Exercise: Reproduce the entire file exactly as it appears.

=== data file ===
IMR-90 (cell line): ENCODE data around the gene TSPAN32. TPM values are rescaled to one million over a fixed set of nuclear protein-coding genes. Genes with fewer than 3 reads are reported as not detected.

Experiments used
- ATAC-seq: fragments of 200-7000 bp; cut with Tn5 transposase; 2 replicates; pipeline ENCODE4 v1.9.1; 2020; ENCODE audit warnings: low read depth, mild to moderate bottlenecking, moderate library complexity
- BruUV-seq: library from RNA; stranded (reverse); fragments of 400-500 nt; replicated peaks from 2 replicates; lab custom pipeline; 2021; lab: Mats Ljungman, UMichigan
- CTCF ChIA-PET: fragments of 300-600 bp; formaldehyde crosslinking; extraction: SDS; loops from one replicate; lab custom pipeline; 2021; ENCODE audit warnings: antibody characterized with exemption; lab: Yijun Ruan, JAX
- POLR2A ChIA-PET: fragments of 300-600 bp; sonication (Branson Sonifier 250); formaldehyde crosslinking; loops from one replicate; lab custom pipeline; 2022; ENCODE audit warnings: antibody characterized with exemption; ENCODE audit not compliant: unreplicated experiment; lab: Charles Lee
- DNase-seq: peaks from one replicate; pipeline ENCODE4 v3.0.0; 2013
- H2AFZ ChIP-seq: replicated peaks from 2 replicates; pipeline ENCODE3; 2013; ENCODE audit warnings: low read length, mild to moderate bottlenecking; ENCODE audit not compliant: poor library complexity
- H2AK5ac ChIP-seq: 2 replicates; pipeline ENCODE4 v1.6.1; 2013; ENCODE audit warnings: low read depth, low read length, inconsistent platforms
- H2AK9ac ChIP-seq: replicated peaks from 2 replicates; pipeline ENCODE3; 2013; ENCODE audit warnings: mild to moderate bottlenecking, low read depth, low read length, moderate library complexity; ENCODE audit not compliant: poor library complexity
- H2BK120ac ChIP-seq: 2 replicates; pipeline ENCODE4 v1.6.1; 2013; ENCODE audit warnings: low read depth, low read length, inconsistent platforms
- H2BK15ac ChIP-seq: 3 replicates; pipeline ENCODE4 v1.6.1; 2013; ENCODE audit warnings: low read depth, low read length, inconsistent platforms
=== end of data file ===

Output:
IMR-90 (cell line): ENCODE data around the gene TSPAN32. TPM values are rescaled to one million over a fixed set of nuclear protein-coding genes. Genes with fewer than 3 reads are reported as not detected.

Experiments used
- ATAC-seq: fragments of 200-7000 bp; cut with Tn5 transposase; 2 replicates; pipeline ENCODE4 v1.9.1; 2020; ENCODE audit warnings: low read depth, mild to moderate bottlenecking, moderate library complexity
- BruUV-seq: library from RNA; stranded (reverse); fragments of 400-500 nt; replicated peaks from 2 replicates; lab custom pipeline; 2021; lab: Mats Ljungman, UMichigan
- CTCF ChIA-PET: fragments of 300-600 bp; formaldehyde crosslinking; extraction: SDS; loops from one replicate; lab custom pipeline; 2021; ENCODE audit warnings: antibody characterized with exemption; lab: Yijun Ruan, JAX
- POLR2A ChIA-PET: fragments of 300-600 bp; sonication (Branson Sonifier 250); formaldehyde crosslinking; loops from one replicate; lab custom pipeline; 2022; ENCODE audit warnings: antibody characterized with exemption; ENCODE audit not compliant: unreplicated experiment; lab: Charles Lee
- DNase-seq: peaks from one replicate; pipeline ENCODE4 v3.0.0; 2013
- H2AFZ ChIP-seq: replicated peaks from 2 replicates; pipeline ENCODE3; 2013; ENCODE audit warnings: low read length, mild to moderate bottlenecking; ENCODE audit not compliant: poor library complexity
- H2AK5ac ChIP-seq: 2 replicates; pipeline ENCODE4 v1.6.1; 2013; ENCODE audit warnings: low read depth, low read length, inconsistent platforms
- H2AK9ac ChIP-seq: replicated peaks from 2 replicates; pipeline ENCODE3; 2013; ENCODE audit warnings: mild to moderate bottlenecking, low read depth, low read length, moderate library complexity; ENCODE audit not compliant: poor library complexity
- H2BK120ac ChIP-seq: 2 replicates; pipeline ENCODE4 v1.6.1; 2013; ENCODE audit warnings: low read depth, low read length, inconsistent platforms
- H2BK15ac ChIP-seq: 3 replicates; pipeline ENCODE4 v1.6.1; 2013; ENCODE audit warnings: low read depth, low read length, inconsistent platforms